Schools forced to act as surrogate parents, says new Ofsted head

New Ofsted chief claims schools are “surrogate families” as parents fail to bring up their children properly

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Schools are stepping in to offer children the help and advice their parents are failing to provide, according to the new head of Ofsted. New chief Sir Michael Wilshaw has claimed that school staff are acting as “surrogate parents” well “beyond the school day”.

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The comments come just weeks after it was announced that the government would be offering free parenting classes and amidst post-riot discussions on the state of Britain’s youth and education.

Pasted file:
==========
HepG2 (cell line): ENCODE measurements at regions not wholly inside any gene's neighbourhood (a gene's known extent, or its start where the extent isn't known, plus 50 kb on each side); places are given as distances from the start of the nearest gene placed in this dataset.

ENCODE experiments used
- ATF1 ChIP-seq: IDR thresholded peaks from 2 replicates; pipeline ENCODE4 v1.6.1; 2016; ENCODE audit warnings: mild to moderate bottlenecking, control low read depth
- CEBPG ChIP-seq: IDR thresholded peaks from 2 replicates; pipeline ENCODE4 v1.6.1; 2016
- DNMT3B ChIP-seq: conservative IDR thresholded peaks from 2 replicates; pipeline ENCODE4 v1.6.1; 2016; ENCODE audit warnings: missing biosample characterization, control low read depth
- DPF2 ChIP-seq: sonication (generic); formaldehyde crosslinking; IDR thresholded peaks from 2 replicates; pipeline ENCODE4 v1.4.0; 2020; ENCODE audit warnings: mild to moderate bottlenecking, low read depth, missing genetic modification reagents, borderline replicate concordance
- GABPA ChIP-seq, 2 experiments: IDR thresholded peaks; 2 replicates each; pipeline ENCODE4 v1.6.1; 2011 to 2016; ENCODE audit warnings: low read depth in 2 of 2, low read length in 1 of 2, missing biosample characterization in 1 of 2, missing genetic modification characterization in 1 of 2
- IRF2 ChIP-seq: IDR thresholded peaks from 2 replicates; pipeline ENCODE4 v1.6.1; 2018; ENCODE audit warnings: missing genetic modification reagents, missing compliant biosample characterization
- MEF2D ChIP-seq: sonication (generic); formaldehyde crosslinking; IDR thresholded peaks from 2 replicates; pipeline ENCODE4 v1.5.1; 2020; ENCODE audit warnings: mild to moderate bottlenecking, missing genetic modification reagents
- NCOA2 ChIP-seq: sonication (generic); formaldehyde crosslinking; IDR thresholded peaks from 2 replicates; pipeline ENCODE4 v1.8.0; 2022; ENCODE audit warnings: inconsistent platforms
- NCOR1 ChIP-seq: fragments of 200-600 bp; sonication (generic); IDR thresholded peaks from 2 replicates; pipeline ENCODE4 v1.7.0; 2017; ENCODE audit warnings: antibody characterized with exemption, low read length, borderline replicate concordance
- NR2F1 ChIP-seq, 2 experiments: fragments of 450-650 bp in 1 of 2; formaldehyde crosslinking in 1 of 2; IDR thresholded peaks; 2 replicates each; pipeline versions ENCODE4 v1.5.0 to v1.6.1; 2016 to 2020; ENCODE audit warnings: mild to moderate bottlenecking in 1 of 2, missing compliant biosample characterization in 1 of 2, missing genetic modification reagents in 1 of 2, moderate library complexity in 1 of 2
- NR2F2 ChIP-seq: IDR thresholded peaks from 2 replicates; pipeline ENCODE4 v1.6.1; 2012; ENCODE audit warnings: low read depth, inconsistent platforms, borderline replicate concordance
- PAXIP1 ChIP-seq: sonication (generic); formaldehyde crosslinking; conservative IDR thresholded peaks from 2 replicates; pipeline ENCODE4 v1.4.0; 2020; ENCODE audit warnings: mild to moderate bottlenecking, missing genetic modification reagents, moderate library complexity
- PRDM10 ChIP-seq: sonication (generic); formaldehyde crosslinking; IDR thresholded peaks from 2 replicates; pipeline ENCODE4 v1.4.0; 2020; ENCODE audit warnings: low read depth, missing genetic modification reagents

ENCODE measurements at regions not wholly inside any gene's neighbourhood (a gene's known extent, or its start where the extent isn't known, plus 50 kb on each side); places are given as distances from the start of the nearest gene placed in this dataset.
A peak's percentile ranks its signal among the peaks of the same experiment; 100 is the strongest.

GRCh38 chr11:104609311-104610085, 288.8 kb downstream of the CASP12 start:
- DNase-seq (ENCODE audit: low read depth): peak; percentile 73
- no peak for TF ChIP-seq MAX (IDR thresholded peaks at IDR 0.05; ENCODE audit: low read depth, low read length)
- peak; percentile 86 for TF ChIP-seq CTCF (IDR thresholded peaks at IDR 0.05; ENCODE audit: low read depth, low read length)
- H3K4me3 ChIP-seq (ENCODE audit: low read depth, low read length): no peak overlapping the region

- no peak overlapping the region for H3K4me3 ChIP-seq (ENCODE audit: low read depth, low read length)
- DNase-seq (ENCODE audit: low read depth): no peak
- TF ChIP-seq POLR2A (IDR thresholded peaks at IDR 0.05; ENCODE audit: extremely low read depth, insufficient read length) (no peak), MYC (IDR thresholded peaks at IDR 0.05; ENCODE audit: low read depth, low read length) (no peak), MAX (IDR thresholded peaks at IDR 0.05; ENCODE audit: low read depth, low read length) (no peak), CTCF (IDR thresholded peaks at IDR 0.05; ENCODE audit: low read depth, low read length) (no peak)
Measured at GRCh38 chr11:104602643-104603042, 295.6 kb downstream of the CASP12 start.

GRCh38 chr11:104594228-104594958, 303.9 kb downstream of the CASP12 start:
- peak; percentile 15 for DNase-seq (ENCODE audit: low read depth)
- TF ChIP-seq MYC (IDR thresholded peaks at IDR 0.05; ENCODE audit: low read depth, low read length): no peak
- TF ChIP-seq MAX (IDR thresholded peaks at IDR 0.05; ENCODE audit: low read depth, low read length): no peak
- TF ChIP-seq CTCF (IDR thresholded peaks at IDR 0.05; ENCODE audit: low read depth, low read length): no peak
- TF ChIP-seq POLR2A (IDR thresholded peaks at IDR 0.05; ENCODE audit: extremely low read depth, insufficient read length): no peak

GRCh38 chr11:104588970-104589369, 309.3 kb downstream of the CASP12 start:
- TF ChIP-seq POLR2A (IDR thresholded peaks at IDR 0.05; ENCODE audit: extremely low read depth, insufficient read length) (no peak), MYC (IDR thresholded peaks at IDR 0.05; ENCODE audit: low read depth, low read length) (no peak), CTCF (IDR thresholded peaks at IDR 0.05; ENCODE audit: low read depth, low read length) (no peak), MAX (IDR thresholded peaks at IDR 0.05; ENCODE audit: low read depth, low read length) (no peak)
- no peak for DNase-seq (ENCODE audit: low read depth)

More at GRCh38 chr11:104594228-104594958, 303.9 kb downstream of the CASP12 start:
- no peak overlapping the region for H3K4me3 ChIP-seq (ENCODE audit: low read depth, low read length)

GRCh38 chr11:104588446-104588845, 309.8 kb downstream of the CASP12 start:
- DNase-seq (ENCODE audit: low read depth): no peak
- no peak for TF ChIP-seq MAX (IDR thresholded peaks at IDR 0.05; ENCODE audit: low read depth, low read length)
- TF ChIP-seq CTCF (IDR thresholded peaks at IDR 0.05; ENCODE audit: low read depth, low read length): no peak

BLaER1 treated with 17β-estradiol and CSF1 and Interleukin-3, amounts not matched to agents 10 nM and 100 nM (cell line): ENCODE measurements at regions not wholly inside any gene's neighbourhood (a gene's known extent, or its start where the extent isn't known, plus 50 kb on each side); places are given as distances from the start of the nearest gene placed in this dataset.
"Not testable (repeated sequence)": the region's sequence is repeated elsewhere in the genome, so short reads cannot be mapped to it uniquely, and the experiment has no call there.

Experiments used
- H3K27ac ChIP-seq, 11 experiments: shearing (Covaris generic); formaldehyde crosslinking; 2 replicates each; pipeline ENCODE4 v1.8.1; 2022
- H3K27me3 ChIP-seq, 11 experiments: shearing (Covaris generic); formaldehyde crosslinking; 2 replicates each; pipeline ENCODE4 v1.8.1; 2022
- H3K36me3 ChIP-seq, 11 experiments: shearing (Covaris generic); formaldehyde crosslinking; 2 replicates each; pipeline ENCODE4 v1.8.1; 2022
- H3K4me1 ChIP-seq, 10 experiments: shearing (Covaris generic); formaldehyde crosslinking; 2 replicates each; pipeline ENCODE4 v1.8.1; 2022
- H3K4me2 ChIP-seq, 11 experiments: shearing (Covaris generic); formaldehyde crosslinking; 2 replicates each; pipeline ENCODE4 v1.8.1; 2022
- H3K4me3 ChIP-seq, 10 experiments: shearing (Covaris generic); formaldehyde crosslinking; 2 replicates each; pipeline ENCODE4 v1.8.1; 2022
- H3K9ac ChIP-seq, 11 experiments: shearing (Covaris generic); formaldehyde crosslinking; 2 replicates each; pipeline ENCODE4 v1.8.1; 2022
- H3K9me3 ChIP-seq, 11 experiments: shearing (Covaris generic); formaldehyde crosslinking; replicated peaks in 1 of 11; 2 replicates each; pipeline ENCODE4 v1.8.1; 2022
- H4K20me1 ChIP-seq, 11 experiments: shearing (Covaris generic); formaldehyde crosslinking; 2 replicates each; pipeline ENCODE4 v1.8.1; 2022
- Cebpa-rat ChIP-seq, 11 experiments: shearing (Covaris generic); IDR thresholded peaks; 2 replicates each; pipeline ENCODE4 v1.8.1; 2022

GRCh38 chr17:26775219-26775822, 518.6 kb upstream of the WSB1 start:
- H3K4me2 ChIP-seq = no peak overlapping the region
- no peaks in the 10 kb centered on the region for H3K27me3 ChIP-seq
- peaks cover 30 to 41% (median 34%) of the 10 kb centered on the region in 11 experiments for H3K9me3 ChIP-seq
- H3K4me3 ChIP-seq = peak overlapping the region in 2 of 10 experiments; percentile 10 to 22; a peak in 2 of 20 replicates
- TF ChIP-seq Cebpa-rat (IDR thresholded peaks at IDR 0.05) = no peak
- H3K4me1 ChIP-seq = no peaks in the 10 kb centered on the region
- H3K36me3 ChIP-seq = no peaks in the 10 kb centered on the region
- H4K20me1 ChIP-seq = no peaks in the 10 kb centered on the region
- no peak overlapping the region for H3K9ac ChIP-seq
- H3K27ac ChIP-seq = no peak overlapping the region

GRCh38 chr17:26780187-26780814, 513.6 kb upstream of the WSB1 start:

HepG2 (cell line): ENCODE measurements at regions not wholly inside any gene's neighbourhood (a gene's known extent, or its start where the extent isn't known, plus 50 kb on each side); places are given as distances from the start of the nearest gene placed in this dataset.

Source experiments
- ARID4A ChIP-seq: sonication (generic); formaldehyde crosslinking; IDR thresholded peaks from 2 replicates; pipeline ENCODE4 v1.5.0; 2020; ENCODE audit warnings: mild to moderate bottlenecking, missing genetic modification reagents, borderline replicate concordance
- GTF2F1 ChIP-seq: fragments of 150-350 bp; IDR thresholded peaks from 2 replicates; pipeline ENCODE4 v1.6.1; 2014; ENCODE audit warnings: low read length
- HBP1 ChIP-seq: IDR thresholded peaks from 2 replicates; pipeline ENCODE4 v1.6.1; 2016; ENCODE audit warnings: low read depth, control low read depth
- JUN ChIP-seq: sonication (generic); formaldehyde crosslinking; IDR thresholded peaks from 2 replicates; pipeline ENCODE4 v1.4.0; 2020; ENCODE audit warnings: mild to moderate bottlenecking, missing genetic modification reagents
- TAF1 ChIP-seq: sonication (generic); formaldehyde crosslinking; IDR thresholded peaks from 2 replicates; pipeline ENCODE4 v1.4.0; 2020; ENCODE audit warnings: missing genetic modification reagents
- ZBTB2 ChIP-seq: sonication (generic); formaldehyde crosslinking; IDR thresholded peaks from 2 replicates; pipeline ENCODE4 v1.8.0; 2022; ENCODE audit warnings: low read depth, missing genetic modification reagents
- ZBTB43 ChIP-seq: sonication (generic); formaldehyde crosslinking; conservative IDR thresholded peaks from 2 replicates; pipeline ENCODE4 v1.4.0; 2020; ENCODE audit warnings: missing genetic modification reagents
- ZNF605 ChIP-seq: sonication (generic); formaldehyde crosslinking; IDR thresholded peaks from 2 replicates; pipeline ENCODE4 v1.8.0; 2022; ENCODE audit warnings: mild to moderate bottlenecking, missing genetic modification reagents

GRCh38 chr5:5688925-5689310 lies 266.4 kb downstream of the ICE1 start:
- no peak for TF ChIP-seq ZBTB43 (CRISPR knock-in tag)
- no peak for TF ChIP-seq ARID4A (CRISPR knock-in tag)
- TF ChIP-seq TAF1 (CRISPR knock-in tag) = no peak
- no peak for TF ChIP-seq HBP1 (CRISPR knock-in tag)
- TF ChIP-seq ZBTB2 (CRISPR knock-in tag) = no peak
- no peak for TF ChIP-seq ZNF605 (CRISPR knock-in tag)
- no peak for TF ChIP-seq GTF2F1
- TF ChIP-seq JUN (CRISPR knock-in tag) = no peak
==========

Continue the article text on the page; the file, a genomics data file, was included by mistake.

“Often children come from homes that are dysfunctional, where parents may love their children but not be able to support them for a variety of reasons, where there are problems with gang culture,” Sir Michael explained.

“Schools take on a parenting role,” the Ofsted chief said in an interview with the Evening Standard. “We become surrogate parents for a lot of our children, and that means working with them beyond the school day well into the evening.

“We end up giving them an evening meal, mentoring, supporting them in a way that a family would do,” Sir Michael added, suggesting schools should be on a “mission” to boost these children’s self-confidence and learning.

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